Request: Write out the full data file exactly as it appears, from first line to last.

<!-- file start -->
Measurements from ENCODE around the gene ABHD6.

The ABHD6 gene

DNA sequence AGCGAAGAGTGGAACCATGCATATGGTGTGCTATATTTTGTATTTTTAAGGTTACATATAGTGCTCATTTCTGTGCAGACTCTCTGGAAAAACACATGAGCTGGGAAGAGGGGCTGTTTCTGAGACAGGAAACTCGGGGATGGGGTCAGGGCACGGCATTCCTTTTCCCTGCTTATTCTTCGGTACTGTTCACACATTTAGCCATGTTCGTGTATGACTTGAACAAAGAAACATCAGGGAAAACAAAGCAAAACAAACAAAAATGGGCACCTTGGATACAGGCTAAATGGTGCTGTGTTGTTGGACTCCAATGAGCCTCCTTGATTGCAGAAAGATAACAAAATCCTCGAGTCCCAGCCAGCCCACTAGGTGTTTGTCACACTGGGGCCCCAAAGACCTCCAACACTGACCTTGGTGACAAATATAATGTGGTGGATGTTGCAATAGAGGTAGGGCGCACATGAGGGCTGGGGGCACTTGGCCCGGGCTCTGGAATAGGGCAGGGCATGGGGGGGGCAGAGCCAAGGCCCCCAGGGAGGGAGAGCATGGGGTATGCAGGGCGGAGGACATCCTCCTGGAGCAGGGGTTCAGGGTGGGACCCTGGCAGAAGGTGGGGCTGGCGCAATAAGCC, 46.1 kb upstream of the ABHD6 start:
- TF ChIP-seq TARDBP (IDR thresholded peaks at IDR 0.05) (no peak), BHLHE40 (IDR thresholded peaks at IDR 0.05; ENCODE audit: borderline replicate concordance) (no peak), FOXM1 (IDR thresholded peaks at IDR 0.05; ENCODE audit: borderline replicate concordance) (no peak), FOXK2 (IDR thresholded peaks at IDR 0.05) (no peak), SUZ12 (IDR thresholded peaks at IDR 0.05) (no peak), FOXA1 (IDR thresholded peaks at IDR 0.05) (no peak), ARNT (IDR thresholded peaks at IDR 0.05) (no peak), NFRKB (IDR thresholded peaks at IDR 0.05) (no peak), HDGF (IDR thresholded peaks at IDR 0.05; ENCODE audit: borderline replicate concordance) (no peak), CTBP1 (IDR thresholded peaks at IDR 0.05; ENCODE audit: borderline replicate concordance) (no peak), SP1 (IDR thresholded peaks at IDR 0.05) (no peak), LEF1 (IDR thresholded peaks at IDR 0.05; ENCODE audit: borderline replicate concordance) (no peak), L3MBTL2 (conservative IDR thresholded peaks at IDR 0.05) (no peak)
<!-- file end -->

Measurements from ENCODE around the gene ABHD6.

The ABHD6 gene

DNA sequence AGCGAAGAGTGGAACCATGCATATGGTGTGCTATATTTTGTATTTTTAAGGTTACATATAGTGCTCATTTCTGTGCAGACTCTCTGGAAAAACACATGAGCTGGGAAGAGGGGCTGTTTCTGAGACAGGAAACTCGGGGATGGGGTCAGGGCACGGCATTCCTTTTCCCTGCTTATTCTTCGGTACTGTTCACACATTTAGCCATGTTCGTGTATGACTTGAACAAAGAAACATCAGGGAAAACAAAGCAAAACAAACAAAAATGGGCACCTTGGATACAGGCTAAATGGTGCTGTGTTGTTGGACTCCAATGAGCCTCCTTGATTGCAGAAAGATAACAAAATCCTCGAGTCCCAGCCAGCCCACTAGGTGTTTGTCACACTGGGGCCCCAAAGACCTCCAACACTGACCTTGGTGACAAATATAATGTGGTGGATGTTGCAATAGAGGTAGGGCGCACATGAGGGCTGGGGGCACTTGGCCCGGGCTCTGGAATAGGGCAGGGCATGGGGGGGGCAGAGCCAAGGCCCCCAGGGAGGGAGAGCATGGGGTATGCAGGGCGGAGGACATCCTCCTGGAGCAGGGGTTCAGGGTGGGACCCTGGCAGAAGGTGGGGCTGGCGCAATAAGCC, 46.1 kb upstream of the ABHD6 start:
- TF ChIP-seq TARDBP (IDR thresholded peaks at IDR 0.05) (no peak), BHLHE40 (IDR thresholded peaks at IDR 0.05; ENCODE audit: borderline replicate concordance) (no peak), FOXM1 (IDR thresholded peaks at IDR 0.05; ENCODE audit: borderline replicate concordance) (no peak), FOXK2 (IDR thresholded peaks at IDR 0.05) (no peak), SUZ12 (IDR thresholded peaks at IDR 0.05) (no peak), FOXA1 (IDR thresholded peaks at IDR 0.05) (no peak), ARNT (IDR thresholded peaks at IDR 0.05) (no peak), NFRKB (IDR thresholded peaks at IDR 0.05) (no peak), HDGF (IDR thresholded peaks at IDR 0.05; ENCODE audit: borderline replicate concordance) (no peak), CTBP1 (IDR thresholded peaks at IDR 0.05; ENCODE audit: borderline replicate concordance) (no peak), SP1 (IDR thresholded peaks at IDR 0.05) (no peak), LEF1 (IDR thresholded peaks at IDR 0.05; ENCODE audit: borderline replicate concordance) (no peak), L3MBTL2 (conservative IDR thresholded peaks at IDR 0.05) (no peak)